Drug addiction and poverty
About 35 million people suffer from drug addiction worldwide. For countless families, this illness goes hand in hand with a cycle of poverty. Many factors fuel drug addiction including unemployment, mental illness and financial status.

Poverty’s Role in Drug Usage and Abuse

Impoverished communities face significantly higher rates of addiction. Financial instability fosters stress, increasing the likelihood of addictive behaviors. Heroin addiction illustrates this link. People making less than $20,000 per year are three times more likely to have an addiction to heroin compared to those making $50,000. Beyond that, people with greater financial means face an easier recovery journey. They are less likely to suffer from severe, long-term addiction than those in poverty. Lack of education, emotional instability and discrimination all heighten the risk of addiction. However, two factors are keys to understanding the link between addiction and poverty.


Unemployment is a key driver of drug addiction. Impoverished working-age men are 18% more likely to face joblessness as poverty and unemployment form a harmful cycle. The cycle begins with unemployment heightening one’s risk of poverty. Then, once in poverty, job hunting becomes harder due to economic bias, challenges in earning a college degree, racial bias and a lack of job infrastructure in low-income areas. This cycle of unemployment-induced stress and anxiety increases the chance of falling into drug addiction.

Mental Illness

Mental illness increases the risk of drug addiction, and poverty elevates the risk of mental illness. Using data from Great Britain, the Mental Health Foundation concluded that people living in the lowest 20% of incomes are two to three times more likely to develop mental health problems than those in the highest 20%. One can explain this through higher stigma and societal trauma, unemployment and fragmented relationships in low-income environments. In addition, poverty undermines access to mental health care and support. This connection is dangerous as population surveys in the U.S. found that half of those who experience mental illnesses will develop drug addictions.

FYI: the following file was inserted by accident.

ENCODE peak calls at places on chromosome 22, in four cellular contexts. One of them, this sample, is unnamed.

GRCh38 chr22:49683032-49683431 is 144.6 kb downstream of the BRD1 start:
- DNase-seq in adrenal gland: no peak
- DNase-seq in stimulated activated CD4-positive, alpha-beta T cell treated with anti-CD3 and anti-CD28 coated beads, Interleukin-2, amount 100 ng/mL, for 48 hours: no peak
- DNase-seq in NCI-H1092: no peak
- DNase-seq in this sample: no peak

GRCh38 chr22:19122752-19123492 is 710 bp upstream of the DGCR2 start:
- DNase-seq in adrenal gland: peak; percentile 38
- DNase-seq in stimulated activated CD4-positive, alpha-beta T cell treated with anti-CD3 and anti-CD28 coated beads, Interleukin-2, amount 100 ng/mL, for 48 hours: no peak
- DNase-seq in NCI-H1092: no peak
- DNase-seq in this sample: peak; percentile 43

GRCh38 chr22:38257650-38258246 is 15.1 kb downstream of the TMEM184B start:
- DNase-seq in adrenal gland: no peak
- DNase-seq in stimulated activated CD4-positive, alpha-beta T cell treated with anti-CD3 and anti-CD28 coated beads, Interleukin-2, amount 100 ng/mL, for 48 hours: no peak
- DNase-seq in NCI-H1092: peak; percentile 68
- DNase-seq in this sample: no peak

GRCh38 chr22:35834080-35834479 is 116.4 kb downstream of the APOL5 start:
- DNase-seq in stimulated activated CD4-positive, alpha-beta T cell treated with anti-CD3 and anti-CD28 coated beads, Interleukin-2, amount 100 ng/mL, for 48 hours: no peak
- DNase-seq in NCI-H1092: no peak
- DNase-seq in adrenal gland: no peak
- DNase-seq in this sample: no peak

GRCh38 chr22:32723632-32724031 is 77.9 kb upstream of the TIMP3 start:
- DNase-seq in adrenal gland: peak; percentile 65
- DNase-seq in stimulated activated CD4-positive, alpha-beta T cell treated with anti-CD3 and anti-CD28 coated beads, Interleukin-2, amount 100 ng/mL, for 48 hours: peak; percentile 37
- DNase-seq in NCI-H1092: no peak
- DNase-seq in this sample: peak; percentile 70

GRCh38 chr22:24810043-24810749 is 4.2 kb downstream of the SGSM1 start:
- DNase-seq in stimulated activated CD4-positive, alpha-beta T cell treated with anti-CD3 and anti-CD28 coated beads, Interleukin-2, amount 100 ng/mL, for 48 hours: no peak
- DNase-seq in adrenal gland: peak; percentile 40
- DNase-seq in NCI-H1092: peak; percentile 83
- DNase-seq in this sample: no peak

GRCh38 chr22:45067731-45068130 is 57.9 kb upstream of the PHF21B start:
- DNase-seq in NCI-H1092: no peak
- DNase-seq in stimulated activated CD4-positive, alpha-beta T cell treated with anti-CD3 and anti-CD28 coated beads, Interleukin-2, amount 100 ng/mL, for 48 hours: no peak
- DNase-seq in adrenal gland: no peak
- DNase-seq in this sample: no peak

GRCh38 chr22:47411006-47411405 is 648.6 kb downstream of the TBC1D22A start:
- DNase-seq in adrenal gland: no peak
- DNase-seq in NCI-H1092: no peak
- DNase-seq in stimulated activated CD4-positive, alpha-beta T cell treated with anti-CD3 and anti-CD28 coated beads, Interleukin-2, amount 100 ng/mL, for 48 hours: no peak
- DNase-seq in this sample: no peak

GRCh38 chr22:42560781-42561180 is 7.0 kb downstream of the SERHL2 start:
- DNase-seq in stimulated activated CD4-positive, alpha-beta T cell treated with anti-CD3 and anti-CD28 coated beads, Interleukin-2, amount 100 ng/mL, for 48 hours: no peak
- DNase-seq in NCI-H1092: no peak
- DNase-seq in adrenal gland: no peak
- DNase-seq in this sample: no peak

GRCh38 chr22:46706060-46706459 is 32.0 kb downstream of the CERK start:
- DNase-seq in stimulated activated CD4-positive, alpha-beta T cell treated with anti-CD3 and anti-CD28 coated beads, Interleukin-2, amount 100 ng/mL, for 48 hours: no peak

Addiction Increases the Risk of Poverty

Once someone has a substance use disorder, it can be extremely difficult to achieve financial success or maintain a stable economic status. Three main factors can explain this relationship between addiction and poverty.

  1. Addicts use some portion of their earnings on drugs. While the cost of substances differs, when added over time, even the smallest expense can affect a person’s financial well-being, especially as tolerance levels increase.
  2. Drug addiction can cause the addict to miss work, perform poorly and fail drug tests. These all threaten job security and employment status.
  3. Substance use increases the risk of costly medical emergencies and long-term conditions. Depending on the extremity of the problem, some medical visits can leave a person in financial debt, threatening economic stability.

Fighting Addiction Means Fighting Poverty and Vice Versa

Because addiction and poverty inextricably connect, viable solutions must take this into account. Countries throughout the world are fighting back against these issues in unique ways. One solution that countries like the Czech Republic, the Netherlands, Portugal and Switzerland pioneered is the decriminalization or legalization of drugs. This method recognizes drug addiction as an illness, opening the doors for better regulation of drug safety and support services such as psychiatry, housing and employment. The overall strategy of legalization shows promise. Since legalizing drugs, Portugal saw an 80% reduction in overdose deaths. Additionally, overall drug use declined. Switzerland’s decriminalization policy corresponded with an 80% reduction in first-time heroin use.

With an awareness of the interconnected relationship between addiction and poverty, policymakers can move toward real solutions to break this destructive cycle.

– Haylee Ann Ramsey-Code
Photo: Wikimedia Commons